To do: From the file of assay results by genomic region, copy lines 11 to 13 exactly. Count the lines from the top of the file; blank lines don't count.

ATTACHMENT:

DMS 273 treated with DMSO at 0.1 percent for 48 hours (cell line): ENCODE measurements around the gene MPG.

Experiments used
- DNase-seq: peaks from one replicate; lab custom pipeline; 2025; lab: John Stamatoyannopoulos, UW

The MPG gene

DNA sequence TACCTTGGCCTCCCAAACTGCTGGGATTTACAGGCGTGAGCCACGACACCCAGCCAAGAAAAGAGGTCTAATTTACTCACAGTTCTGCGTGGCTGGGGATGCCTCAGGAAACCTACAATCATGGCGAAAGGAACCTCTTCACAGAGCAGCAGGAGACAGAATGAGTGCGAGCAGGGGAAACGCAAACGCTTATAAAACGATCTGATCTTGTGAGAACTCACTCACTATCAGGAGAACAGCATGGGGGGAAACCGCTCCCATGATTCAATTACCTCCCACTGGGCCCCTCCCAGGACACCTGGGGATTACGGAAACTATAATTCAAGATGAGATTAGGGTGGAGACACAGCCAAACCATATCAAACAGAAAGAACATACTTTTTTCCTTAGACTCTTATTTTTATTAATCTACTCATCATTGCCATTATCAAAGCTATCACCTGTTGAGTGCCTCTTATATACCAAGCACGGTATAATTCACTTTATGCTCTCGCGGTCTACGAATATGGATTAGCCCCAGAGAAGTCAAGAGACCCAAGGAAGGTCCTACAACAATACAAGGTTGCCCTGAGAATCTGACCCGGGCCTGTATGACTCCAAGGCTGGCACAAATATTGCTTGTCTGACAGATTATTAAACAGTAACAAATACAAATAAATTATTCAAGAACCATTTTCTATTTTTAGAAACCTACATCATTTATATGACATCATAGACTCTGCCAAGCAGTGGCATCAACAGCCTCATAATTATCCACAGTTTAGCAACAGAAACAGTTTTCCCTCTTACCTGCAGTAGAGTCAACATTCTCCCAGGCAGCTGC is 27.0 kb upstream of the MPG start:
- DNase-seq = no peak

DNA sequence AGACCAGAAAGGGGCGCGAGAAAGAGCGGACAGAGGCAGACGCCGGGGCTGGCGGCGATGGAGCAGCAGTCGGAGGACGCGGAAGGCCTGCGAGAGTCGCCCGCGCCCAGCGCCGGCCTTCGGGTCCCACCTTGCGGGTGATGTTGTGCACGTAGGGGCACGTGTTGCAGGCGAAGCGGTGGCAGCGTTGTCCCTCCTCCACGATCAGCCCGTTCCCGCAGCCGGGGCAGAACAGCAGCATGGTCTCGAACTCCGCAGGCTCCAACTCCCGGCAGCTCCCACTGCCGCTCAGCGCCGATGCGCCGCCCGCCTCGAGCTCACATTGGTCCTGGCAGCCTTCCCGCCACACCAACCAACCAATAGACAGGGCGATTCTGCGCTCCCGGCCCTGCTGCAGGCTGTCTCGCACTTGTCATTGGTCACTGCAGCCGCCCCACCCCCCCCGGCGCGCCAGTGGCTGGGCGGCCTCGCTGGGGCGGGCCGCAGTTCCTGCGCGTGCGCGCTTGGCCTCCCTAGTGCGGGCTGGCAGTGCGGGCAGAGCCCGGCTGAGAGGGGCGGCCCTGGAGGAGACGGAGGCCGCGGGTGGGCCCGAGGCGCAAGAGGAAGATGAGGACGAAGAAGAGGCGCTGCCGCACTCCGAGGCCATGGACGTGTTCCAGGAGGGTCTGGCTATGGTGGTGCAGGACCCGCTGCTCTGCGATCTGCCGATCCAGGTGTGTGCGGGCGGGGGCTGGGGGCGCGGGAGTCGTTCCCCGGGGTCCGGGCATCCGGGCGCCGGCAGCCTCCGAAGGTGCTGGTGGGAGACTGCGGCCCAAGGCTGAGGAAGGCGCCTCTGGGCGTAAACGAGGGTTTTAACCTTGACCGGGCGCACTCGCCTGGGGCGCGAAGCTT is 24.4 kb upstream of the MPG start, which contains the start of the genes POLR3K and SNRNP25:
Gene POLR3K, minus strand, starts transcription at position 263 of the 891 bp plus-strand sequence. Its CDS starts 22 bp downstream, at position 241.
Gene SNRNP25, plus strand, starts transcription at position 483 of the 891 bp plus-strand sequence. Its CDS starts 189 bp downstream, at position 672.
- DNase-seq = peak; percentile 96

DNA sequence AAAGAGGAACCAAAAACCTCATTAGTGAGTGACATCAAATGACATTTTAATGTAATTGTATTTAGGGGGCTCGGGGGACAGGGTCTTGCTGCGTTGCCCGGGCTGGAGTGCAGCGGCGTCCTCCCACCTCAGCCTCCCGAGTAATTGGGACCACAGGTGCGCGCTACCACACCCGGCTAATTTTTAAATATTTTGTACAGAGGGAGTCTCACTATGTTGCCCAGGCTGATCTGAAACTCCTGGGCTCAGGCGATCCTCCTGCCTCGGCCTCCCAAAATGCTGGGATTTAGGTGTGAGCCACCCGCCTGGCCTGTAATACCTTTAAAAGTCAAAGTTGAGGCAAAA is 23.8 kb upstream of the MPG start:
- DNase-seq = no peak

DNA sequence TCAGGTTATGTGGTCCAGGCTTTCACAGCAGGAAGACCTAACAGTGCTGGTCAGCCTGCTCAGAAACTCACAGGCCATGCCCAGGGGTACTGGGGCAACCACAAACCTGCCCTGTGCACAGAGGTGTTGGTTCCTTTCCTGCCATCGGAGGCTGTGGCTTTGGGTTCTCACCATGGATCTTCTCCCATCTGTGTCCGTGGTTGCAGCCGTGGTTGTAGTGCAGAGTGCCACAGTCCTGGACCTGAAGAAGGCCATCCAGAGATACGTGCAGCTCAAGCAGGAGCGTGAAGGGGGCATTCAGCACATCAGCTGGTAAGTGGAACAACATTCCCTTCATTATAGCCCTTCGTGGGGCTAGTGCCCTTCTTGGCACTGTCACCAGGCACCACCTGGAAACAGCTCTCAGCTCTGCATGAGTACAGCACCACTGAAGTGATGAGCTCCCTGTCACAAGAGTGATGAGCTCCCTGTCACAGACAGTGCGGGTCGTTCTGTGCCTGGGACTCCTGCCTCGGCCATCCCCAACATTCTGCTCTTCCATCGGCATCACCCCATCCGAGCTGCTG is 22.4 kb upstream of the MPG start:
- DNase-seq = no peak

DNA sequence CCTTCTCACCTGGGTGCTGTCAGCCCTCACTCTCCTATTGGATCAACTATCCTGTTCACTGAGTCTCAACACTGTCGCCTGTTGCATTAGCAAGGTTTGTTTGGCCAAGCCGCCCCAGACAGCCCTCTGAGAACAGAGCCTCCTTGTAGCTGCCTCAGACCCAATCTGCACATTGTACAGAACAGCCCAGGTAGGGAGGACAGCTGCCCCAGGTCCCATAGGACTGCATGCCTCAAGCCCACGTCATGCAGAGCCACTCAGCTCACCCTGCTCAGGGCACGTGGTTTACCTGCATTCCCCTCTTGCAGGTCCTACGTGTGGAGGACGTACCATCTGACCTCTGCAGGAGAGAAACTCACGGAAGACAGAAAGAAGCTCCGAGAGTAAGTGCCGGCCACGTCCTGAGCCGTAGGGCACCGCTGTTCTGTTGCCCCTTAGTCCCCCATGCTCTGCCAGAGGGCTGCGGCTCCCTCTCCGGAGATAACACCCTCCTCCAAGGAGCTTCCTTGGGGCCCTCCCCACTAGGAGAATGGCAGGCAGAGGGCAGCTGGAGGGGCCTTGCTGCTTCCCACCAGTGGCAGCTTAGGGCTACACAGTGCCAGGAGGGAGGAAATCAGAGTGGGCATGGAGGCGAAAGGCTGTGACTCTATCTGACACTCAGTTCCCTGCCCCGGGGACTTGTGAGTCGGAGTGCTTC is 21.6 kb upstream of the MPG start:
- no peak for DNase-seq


DNA sequence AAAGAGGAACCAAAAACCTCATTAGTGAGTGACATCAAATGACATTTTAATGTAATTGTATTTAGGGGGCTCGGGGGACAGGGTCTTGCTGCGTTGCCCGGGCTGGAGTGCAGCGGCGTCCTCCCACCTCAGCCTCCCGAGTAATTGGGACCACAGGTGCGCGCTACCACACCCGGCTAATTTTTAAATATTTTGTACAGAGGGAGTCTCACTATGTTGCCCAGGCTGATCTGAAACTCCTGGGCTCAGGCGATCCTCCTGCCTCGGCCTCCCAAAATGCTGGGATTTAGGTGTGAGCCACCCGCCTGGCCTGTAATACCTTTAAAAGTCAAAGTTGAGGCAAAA is 23.8 kb upstream of the MPG start:
- DNase-seq = no peak

DNA sequence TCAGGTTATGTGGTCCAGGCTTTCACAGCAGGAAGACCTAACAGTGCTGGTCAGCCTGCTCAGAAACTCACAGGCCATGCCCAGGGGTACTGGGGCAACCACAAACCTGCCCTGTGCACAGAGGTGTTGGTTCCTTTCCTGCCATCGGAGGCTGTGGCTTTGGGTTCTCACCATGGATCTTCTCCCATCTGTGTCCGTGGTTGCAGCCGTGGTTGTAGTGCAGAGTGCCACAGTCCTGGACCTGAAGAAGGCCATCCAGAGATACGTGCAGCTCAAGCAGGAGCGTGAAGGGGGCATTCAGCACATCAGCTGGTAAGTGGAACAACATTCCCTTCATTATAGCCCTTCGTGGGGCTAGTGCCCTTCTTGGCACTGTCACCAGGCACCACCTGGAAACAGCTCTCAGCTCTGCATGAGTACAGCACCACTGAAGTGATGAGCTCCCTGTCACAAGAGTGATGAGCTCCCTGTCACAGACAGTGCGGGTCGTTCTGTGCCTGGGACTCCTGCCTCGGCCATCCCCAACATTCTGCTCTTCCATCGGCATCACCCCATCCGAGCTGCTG is 22.4 kb upstream of the MPG start: